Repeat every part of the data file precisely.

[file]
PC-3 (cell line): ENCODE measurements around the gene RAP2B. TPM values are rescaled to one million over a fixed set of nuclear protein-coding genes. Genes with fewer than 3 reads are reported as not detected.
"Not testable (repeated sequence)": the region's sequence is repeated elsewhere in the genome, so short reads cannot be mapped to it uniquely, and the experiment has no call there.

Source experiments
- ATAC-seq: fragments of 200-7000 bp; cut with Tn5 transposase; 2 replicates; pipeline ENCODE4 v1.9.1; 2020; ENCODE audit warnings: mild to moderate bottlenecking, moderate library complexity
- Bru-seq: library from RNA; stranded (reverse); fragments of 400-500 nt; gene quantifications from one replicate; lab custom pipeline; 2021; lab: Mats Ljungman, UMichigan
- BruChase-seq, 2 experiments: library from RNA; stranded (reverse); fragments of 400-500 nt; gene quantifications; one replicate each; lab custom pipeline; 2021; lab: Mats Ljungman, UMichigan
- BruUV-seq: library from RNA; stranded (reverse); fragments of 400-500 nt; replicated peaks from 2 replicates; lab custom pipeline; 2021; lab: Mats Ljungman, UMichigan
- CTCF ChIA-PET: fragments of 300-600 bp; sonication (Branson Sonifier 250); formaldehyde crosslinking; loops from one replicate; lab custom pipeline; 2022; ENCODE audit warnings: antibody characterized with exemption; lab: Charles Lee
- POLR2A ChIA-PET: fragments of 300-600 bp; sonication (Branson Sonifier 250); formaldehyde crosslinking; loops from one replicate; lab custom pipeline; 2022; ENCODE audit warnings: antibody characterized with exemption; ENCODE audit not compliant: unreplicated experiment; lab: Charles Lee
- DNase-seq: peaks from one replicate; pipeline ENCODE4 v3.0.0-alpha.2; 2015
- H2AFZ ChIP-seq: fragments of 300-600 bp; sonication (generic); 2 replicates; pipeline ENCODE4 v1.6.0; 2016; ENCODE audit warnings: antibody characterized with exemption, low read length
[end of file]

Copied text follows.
PC-3 (cell line): ENCODE measurements around the gene RAP2B. TPM values are rescaled to one million over a fixed set of nuclear protein-coding genes. Genes with fewer than 3 reads are reported as not detected.
"Not testable (repeated sequence)": the region's sequence is repeated elsewhere in the genome, so short reads cannot be mapped to it uniquely, and the experiment has no call there.

Source experiments
- ATAC-seq: fragments of 200-7000 bp; cut with Tn5 transposase; 2 replicates; pipeline ENCODE4 v1.9.1; 2020; ENCODE audit warnings: mild to moderate bottlenecking, moderate library complexity
- Bru-seq: library from RNA; stranded (reverse); fragments of 400-500 nt; gene quantifications from one replicate; lab custom pipeline; 2021; lab: Mats Ljungman, UMichigan
- BruChase-seq, 2 experiments: library from RNA; stranded (reverse); fragments of 400-500 nt; gene quantifications; one replicate each; lab custom pipeline; 2021; lab: Mats Ljungman, UMichigan
- BruUV-seq: library from RNA; stranded (reverse); fragments of 400-500 nt; replicated peaks from 2 replicates; lab custom pipeline; 2021; lab: Mats Ljungman, UMichigan
- CTCF ChIA-PET: fragments of 300-600 bp; sonication (Branson Sonifier 250); formaldehyde crosslinking; loops from one replicate; lab custom pipeline; 2022; ENCODE audit warnings: antibody characterized with exemption; lab: Charles Lee
- POLR2A ChIA-PET: fragments of 300-600 bp; sonication (Branson Sonifier 250); formaldehyde crosslinking; loops from one replicate; lab custom pipeline; 2022; ENCODE audit warnings: antibody characterized with exemption; ENCODE audit not compliant: unreplicated experiment; lab: Charles Lee
- DNase-seq: peaks from one replicate; pipeline ENCODE4 v3.0.0-alpha.2; 2015
- H2AFZ ChIP-seq: fragments of 300-600 bp; sonication (generic); 2 replicates; pipeline ENCODE4 v1.6.0; 2016; ENCODE audit warnings: antibody characterized with exemption, low read length